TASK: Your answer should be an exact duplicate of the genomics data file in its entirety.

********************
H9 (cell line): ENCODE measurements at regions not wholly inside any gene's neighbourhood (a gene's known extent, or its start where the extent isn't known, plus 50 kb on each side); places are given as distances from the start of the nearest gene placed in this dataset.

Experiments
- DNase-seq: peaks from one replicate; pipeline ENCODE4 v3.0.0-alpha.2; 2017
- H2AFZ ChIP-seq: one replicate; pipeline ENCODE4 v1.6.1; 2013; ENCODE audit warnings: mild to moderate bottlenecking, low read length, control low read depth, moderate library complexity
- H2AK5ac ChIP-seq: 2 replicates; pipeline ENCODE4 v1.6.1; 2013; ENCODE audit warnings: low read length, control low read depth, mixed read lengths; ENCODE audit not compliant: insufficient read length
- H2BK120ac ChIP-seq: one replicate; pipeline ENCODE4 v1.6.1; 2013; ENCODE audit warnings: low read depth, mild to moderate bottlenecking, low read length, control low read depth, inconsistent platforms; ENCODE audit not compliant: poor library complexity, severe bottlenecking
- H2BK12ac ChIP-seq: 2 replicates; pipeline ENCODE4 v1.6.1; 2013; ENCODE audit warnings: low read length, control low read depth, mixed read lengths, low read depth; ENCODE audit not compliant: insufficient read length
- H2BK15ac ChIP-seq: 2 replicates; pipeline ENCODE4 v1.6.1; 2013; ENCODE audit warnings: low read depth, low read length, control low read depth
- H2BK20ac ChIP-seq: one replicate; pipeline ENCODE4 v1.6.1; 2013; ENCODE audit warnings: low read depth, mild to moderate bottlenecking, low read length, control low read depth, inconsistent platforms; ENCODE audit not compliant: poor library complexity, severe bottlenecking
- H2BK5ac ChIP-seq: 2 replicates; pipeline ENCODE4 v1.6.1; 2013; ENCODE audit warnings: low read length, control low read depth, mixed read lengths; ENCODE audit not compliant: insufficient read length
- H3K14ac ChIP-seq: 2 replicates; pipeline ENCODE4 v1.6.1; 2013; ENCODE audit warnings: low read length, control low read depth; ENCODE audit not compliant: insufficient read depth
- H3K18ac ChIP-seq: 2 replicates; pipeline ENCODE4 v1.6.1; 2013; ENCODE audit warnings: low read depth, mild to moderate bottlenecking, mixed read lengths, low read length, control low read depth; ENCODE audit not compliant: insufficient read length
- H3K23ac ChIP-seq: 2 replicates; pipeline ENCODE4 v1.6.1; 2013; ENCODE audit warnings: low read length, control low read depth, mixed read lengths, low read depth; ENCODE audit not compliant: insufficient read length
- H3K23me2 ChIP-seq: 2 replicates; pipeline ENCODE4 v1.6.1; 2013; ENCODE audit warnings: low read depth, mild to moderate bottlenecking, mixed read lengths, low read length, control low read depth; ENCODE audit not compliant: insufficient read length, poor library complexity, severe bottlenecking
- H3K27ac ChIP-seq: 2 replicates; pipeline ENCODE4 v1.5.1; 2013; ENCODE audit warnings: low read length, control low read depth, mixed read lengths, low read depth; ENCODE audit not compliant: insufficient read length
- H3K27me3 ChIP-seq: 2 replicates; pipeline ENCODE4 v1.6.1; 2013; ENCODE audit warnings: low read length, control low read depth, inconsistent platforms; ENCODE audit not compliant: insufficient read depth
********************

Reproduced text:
H9 (cell line): ENCODE measurements at regions not wholly inside any gene's neighbourhood (a gene's known extent, or its start where the extent isn't known, plus 50 kb on each side); places are given as distances from the start of the nearest gene placed in this dataset.

Experiments
- DNase-seq: peaks from one replicate; pipeline ENCODE4 v3.0.0-alpha.2; 2017
- H2AFZ ChIP-seq: one replicate; pipeline ENCODE4 v1.6.1; 2013; ENCODE audit warnings: mild to moderate bottlenecking, low read length, control low read depth, moderate library complexity
- H2AK5ac ChIP-seq: 2 replicates; pipeline ENCODE4 v1.6.1; 2013; ENCODE audit warnings: low read length, control low read depth, mixed read lengths; ENCODE audit not compliant: insufficient read length
- H2BK120ac ChIP-seq: one replicate; pipeline ENCODE4 v1.6.1; 2013; ENCODE audit warnings: low read depth, mild to moderate bottlenecking, low read length, control low read depth, inconsistent platforms; ENCODE audit not compliant: poor library complexity, severe bottlenecking
- H2BK12ac ChIP-seq: 2 replicates; pipeline ENCODE4 v1.6.1; 2013; ENCODE audit warnings: low read length, control low read depth, mixed read lengths, low read depth; ENCODE audit not compliant: insufficient read length
- H2BK15ac ChIP-seq: 2 replicates; pipeline ENCODE4 v1.6.1; 2013; ENCODE audit warnings: low read depth, low read length, control low read depth
- H2BK20ac ChIP-seq: one replicate; pipeline ENCODE4 v1.6.1; 2013; ENCODE audit warnings: low read depth, mild to moderate bottlenecking, low read length, control low read depth, inconsistent platforms; ENCODE audit not compliant: poor library complexity, severe bottlenecking
- H2BK5ac ChIP-seq: 2 replicates; pipeline ENCODE4 v1.6.1; 2013; ENCODE audit warnings: low read length, control low read depth, mixed read lengths; ENCODE audit not compliant: insufficient read length
- H3K14ac ChIP-seq: 2 replicates; pipeline ENCODE4 v1.6.1; 2013; ENCODE audit warnings: low read length, control low read depth; ENCODE audit not compliant: insufficient read depth
- H3K18ac ChIP-seq: 2 replicates; pipeline ENCODE4 v1.6.1; 2013; ENCODE audit warnings: low read depth, mild to moderate bottlenecking, mixed read lengths, low read length, control low read depth; ENCODE audit not compliant: insufficient read length
- H3K23ac ChIP-seq: 2 replicates; pipeline ENCODE4 v1.6.1; 2013; ENCODE audit warnings: low read length, control low read depth, mixed read lengths, low read depth; ENCODE audit not compliant: insufficient read length
- H3K23me2 ChIP-seq: 2 replicates; pipeline ENCODE4 v1.6.1; 2013; ENCODE audit warnings: low read depth, mild to moderate bottlenecking, mixed read lengths, low read length, control low read depth; ENCODE audit not compliant: insufficient read length, poor library complexity, severe bottlenecking
- H3K27ac ChIP-seq: 2 replicates; pipeline ENCODE4 v1.5.1; 2013; ENCODE audit warnings: low read length, control low read depth, mixed read lengths, low read depth; ENCODE audit not compliant: insufficient read length
- H3K27me3 ChIP-seq: 2 replicates; pipeline ENCODE4 v1.6.1; 2013; ENCODE audit warnings: low read length, control low read depth, inconsistent platforms; ENCODE audit not compliant: insufficient read depth